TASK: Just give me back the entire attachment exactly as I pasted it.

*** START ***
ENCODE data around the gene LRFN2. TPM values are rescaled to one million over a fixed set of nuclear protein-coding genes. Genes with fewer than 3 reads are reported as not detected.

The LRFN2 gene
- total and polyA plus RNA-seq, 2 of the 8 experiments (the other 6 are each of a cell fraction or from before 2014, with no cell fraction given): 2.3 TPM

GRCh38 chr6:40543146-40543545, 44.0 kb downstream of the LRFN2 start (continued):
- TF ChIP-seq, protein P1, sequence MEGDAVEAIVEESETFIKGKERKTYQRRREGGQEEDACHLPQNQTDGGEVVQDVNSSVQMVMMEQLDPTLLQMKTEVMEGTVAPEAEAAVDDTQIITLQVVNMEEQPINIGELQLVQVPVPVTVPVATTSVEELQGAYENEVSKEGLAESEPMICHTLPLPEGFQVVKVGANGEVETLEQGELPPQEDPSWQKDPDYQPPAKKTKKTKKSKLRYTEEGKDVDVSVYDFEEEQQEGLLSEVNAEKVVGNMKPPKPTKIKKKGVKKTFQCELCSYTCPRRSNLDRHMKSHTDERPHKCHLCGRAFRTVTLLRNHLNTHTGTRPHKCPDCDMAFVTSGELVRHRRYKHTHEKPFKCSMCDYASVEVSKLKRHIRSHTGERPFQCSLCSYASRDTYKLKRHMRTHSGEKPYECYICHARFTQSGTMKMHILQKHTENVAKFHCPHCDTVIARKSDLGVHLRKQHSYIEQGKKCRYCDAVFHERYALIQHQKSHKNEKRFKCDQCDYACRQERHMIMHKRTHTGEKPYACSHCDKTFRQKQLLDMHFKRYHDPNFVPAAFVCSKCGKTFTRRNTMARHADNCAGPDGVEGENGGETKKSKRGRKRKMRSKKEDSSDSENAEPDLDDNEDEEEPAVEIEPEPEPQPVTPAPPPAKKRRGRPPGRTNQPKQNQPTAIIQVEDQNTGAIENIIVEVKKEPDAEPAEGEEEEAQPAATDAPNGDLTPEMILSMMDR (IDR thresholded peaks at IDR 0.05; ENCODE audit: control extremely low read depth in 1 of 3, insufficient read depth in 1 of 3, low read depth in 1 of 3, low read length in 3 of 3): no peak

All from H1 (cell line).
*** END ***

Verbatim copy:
ENCODE data around the gene LRFN2. TPM values are rescaled to one million over a fixed set of nuclear protein-coding genes. Genes with fewer than 3 reads are reported as not detected.

The LRFN2 gene
- total and polyA plus RNA-seq, 2 of the 8 experiments (the other 6 are each of a cell fraction or from before 2014, with no cell fraction given): 2.3 TPM

GRCh38 chr6:40543146-40543545, 44.0 kb downstream of the LRFN2 start (continued):
- TF ChIP-seq, protein P1, sequence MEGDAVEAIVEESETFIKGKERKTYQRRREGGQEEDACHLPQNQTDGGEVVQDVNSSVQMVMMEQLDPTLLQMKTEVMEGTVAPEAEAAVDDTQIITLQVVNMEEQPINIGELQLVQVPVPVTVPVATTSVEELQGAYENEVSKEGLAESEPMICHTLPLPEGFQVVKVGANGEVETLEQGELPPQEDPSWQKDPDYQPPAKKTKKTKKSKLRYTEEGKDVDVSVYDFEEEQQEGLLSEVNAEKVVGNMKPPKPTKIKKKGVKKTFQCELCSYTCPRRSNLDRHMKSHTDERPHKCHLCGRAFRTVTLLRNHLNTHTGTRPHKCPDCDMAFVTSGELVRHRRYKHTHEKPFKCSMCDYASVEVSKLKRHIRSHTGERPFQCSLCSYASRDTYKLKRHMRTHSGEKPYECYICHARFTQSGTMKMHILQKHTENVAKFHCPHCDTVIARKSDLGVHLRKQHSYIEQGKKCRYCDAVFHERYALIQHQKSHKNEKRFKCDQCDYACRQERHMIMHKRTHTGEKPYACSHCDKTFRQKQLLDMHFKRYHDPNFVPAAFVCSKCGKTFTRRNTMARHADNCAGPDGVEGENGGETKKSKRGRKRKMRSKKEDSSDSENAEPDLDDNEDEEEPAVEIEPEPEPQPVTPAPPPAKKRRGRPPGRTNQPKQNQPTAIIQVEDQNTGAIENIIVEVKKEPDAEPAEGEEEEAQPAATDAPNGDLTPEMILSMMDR (IDR thresholded peaks at IDR 0.05; ENCODE audit: control extremely low read depth in 1 of 3, insufficient read depth in 1 of 3, low read depth in 1 of 3, low read length in 3 of 3): no peak

All from H1 (cell line).